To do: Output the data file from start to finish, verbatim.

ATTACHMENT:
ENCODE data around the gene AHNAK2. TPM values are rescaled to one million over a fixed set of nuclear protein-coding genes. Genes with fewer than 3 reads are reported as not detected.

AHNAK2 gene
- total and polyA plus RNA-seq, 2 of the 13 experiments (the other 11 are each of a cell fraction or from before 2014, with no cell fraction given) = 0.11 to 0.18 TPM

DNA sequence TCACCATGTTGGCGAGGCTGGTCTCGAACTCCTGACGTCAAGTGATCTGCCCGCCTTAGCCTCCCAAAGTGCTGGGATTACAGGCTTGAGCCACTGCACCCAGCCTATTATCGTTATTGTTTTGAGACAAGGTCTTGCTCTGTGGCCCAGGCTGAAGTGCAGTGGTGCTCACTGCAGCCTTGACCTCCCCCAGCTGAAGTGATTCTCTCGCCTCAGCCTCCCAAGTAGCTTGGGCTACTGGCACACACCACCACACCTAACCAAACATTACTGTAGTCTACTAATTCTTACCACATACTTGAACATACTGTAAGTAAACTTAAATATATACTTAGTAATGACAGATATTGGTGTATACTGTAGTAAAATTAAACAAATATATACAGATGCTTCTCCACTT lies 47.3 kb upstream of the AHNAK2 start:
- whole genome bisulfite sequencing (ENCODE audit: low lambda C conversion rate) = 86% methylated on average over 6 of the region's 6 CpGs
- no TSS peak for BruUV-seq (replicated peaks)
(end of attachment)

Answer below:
ENCODE data around the gene AHNAK2. TPM values are rescaled to one million over a fixed set of nuclear protein-coding genes. Genes with fewer than 3 reads are reported as not detected.

AHNAK2 gene
- total and polyA plus RNA-seq, 2 of the 13 experiments (the other 11 are each of a cell fraction or from before 2014, with no cell fraction given) = 0.11 to 0.18 TPM

DNA sequence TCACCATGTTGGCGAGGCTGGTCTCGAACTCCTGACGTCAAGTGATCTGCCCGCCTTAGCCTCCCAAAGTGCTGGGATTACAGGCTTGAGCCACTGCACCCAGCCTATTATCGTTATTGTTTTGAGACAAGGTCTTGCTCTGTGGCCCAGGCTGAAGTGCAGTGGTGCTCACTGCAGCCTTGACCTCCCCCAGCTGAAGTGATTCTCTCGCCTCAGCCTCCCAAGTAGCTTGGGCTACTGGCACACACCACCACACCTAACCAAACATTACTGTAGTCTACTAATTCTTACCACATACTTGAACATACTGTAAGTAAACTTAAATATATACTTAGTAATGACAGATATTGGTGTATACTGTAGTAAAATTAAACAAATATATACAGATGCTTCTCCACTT lies 47.3 kb upstream of the AHNAK2 start:
- whole genome bisulfite sequencing (ENCODE audit: low lambda C conversion rate) = 86% methylated on average over 6 of the region's 6 CpGs
- no TSS peak for BruUV-seq (replicated peaks)